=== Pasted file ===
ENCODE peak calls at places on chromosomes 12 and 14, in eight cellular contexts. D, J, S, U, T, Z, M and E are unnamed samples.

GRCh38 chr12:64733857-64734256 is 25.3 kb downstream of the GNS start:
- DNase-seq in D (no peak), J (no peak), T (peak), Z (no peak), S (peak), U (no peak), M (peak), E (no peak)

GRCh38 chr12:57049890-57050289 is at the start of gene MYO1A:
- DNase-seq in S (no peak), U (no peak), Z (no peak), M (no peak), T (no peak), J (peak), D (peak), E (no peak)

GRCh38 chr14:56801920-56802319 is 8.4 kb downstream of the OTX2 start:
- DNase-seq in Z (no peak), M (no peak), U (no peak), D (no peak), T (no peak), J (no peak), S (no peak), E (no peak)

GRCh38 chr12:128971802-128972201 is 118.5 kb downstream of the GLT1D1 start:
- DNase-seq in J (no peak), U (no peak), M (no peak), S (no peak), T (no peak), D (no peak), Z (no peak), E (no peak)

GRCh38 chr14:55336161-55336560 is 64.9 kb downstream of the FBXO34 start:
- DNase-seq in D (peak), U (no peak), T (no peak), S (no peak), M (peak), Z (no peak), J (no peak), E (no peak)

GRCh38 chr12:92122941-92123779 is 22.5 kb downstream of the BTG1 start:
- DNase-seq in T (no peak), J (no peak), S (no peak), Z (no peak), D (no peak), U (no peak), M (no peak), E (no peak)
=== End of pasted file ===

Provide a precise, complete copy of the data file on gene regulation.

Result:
ENCODE peak calls at places on chromosomes 12 and 14, in eight cellular contexts. D, J, S, U, T, Z, M and E are unnamed samples.

GRCh38 chr12:64733857-64734256 is 25.3 kb downstream of the GNS start:
- DNase-seq in D (no peak), J (no peak), T (peak), Z (no peak), S (peak), U (no peak), M (peak), E (no peak)

GRCh38 chr12:57049890-57050289 is at the start of gene MYO1A:
- DNase-seq in S (no peak), U (no peak), Z (no peak), M (no peak), T (no peak), J (peak), D (peak), E (no peak)

GRCh38 chr14:56801920-56802319 is 8.4 kb downstream of the OTX2 start:
- DNase-seq in Z (no peak), M (no peak), U (no peak), D (no peak), T (no peak), J (no peak), S (no peak), E (no peak)

GRCh38 chr12:128971802-128972201 is 118.5 kb downstream of the GLT1D1 start:
- DNase-seq in J (no peak), U (no peak), M (no peak), S (no peak), T (no peak), D (no peak), Z (no peak), E (no peak)

GRCh38 chr14:55336161-55336560 is 64.9 kb downstream of the FBXO34 start:
- DNase-seq in D (peak), U (no peak), T (no peak), S (no peak), M (peak), Z (no peak), J (no peak), E (no peak)

GRCh38 chr12:92122941-92123779 is 22.5 kb downstream of the BTG1 start:
- DNase-seq in T (no peak), J (no peak), S (no peak), Z (no peak), D (no peak), U (no peak), M (no peak), E (no peak)